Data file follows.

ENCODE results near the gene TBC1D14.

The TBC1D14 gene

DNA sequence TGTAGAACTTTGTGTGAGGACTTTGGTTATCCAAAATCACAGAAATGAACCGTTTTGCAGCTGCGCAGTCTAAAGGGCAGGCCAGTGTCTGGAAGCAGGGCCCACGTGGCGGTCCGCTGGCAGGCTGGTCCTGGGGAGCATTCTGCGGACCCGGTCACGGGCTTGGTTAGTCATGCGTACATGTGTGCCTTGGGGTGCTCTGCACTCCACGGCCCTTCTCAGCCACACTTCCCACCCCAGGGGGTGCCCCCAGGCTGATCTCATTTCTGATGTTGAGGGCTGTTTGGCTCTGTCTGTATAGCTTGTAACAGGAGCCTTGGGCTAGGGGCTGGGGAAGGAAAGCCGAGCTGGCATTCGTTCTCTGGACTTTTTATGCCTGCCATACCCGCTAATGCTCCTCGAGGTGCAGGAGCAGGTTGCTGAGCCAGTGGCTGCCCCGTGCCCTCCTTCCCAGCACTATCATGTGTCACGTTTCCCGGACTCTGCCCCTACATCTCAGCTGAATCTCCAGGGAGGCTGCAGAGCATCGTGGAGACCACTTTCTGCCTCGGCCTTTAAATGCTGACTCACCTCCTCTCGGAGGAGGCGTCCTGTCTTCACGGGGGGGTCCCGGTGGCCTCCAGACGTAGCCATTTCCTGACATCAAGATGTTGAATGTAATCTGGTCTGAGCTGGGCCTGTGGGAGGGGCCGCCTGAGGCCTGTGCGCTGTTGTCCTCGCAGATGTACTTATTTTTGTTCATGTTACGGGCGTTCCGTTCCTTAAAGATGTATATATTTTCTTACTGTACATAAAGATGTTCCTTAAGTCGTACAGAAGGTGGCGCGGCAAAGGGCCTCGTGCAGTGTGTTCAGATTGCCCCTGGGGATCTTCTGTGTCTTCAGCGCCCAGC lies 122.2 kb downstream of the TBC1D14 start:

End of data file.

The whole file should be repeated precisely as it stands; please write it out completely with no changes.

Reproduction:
ENCODE results near the gene TBC1D14.

The TBC1D14 gene

DNA sequence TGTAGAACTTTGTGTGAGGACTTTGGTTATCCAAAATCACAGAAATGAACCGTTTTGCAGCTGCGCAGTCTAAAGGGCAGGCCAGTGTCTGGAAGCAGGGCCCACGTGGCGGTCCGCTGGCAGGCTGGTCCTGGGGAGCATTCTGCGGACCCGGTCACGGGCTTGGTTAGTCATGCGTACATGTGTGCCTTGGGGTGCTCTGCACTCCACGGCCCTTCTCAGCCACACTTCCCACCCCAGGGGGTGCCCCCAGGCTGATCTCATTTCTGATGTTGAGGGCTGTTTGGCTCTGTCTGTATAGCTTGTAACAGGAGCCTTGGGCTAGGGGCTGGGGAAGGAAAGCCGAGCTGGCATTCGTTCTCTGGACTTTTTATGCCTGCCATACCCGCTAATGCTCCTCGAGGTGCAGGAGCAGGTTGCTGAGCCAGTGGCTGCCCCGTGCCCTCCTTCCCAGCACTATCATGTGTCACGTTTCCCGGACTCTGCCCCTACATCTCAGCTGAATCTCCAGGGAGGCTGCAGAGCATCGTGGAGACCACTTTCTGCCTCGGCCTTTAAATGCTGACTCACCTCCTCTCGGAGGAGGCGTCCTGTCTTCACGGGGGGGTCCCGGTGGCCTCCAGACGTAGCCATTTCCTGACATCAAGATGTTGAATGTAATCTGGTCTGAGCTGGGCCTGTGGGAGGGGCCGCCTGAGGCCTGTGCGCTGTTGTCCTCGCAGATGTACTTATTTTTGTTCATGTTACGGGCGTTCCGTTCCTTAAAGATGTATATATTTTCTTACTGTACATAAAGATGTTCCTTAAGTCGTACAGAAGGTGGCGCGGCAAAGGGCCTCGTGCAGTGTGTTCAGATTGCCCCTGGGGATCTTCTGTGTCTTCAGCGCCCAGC lies 122.2 kb downstream of the TBC1D14 start: